When the opportunity for Japan came up, my husband and I volunteered to move there. Really we did. People are always surprised to hear that.
“Oh, Japan. Really?”
We saw Japan as an amazing opportunity to gain life experience, learn another culture, and do something we never did before. Of course, we would miss our family being half-way around the world, but going to Japan was inevitable at some point. Might as well embrace it.
Now that we are settled in and living everyday life for nearly 6 months, I am often asked about what it’s really like. People are curious. People want to know the inside scoop about what it’s really like to live as a military family stationed overseas.
Well friends, I’m going to tell you…
You learn to drive on the other side of the road.
Not every overseas duty station drives on the left side of the road, but many do. In Japan, you drive on the left side of the road and the steering wheel is on the right side of the vehicle.
Weird at first? Absolutely.
After a few times? You’re basically a pro.
Most service members and spouses have driving privileges within a week of arriving at an overseas duty station. We took a written exam, showed them our paperwork, and it was a done deal.
One thing though—you are probably going to turn the wipers on accidentally for several days. It’s located on the left of the steering wheel, where most American cars have the turn signal. We like to call it the “Oki wave” around here.
The food is amazing.
Most European and Japanese food standards are much higher than the US. Around here there are countless small local farms selling only the freshest ingredients year round. From the fresh seafood to eggs and vegetables, the food around here is truly a treat.
We love going out in town to eat meals. Sure it’s different flavors and textures, but the experience is amazing. It’s also a great way to learn another culture. One of our favorite things to do is visit a sushi-go-round. You simply place your order via touch screen and it’s delivered via a conveyer belt right beside your table moments later.
Housing isn’t too shabby.
We live on base, but many live out in town and are equally as happy. We are currently living in a 3 bedroom, 2 bathroom high-rise building. I suppose it’s not the house I would retire in, but it more than meets our needs right now. Everything works and there was no need to worry over establishing utilities accounts. It was already set up by military housing for us.
Climate is awesome.
Originally from the Midwest, the cold weather was such a bummer. Here in Japan we are in a sub-tropical climate. It’s warm year round. Who can complain about that?
Here we are taking a January walk on the beach….
Yes, we have access to American products.
There are a lot of friends and family back in the states wanting to send care packages. But the truth is we have access to most everything found in American stores. There are some things that are not available, but for the most part we can get our regular American staples no problem.
We have access to:
Marine Corps and Air Force Exchanges: A store similar to a Wal-Mart or a Target with all the essentials.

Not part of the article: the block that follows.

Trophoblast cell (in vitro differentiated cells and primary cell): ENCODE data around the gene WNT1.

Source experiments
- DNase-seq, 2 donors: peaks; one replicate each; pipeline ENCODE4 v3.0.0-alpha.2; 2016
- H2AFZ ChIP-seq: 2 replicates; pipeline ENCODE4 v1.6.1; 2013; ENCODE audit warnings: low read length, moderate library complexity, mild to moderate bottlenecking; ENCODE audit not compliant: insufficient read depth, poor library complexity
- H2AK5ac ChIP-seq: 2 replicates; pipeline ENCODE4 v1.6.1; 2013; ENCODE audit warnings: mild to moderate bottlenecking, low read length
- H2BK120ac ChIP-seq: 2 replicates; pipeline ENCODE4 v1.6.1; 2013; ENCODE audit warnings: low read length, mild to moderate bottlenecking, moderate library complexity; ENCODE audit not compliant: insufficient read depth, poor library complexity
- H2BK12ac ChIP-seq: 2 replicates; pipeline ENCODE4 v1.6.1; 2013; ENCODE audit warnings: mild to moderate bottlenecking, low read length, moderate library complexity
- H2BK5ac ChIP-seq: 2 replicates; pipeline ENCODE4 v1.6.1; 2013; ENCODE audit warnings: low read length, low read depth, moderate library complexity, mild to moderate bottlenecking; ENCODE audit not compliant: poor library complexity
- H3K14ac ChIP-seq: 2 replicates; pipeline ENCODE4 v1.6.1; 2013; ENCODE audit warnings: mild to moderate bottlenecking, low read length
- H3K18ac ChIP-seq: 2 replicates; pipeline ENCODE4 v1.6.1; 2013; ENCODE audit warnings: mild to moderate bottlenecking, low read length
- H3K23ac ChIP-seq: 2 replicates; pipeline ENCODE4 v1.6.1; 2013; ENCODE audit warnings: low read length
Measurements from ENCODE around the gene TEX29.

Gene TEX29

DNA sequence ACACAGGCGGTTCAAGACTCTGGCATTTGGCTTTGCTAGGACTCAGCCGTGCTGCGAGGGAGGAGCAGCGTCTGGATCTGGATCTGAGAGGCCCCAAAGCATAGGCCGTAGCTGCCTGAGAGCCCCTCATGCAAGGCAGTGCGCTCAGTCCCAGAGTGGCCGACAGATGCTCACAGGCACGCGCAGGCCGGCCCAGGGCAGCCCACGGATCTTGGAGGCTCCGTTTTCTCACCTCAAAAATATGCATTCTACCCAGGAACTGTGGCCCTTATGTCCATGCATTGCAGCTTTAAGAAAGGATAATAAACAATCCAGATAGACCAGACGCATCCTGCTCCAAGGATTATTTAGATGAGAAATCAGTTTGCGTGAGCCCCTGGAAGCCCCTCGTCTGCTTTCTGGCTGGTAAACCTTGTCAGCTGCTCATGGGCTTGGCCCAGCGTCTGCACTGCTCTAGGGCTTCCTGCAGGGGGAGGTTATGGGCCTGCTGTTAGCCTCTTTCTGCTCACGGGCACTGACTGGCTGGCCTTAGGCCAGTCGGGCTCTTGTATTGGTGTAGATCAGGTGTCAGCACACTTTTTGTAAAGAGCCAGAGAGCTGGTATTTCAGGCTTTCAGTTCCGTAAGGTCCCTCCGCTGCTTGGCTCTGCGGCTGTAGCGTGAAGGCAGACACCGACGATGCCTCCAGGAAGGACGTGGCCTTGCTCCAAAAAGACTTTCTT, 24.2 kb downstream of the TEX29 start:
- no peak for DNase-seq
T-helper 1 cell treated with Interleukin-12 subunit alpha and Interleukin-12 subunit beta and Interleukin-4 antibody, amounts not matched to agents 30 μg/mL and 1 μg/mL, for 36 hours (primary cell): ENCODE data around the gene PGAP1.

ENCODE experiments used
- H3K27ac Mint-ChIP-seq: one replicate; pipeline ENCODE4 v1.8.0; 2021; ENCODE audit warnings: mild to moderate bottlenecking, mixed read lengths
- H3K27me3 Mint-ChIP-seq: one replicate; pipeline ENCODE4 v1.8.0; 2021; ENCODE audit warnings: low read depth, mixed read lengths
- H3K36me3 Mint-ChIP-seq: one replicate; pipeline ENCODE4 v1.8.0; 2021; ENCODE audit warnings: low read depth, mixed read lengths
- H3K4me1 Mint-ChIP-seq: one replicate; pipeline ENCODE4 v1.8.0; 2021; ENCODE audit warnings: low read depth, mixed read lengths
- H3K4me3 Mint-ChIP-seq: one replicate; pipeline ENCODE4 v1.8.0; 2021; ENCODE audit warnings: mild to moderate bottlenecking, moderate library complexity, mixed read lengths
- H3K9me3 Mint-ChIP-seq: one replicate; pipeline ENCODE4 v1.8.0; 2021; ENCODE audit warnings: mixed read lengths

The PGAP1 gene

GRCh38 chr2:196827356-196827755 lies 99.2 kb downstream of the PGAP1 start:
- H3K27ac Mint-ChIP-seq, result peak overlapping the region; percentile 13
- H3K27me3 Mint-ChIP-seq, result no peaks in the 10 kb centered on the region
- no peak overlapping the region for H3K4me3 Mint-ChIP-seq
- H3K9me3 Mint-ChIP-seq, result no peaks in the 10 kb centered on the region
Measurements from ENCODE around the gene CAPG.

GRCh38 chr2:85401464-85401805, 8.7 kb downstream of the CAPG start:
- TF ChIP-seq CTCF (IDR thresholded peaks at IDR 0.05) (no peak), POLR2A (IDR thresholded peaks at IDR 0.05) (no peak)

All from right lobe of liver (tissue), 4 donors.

Commissaries: Similar to an American grocery store filled with everyday American products. They don’t have every single thing, but they do have most.
Chain restaurants: On top of that, we have access to a few typical American chain restaurants. Here there is Chili’s, Burger King, Subway, Baskin Robins, Starbucks, and more. These are just a few available any time we are craving some American comfort food.
Bonus: We also frequent local grocery stores, farmer’s markets and restaurants. Basically, we have a lot of options.
People are friendly.
For the most part, the Japanese are overwhelmingly kind and welcoming around here. Every time we are out and about, the locals take time to say hi to us and smile. As a culture, they are very polite and rarely rude.
It’s honestly what you make of it.
Living overseas can present some challenges if you allow it to. It is hard to be far from the US, especially if there is a family emergency. It’s not easy to get back very quickly. Some may find it hard to adjust if they aren’t open to trying something new.
I think for the most part, people enjoy being stationed out here. It’s a unique opportunity being able to immerse yourself in another culture. I know several families that have tried to stay for years past their actual tour. Some loved it so much they stayed for as long as 10 years.
Yes, there are lots of other Americans around too.
There are tens of thousands of Americans stationed here. We aren’t the only ones thankfully, and since everyone is in the same situation, most spouses are incredibly welcoming when it comes to making friends.
There are totally awesome carts for kids.
My all time favorite thing about living overseas is the shopping carts to put your kids in. They actually keep your kid in the cart—a miracle for any mom of a toddler. American carts are lame.
Wrapping it up.
Living as a military family stationed overseas is actually a lot like everyday life in America. We go to the grocery store, cook American meals, watch American TV shows, and live regular everyday life. Getting out in town to explore everything that Japan has to offer is so much fun. It’s kinda like we’re on vacation for a few years. I can live with that.
Want more on military life?
- Military Moves Overseas: 7 Major Mistakes to Avoid
- How to Make Awesome Friends in Military Life
- Military PCS Moves: Building Strong Community After Moving
- 47 Things No One Tells You About Being a Military Wife
Do you know a military family stationed overseas? Let’s chat in the comments!
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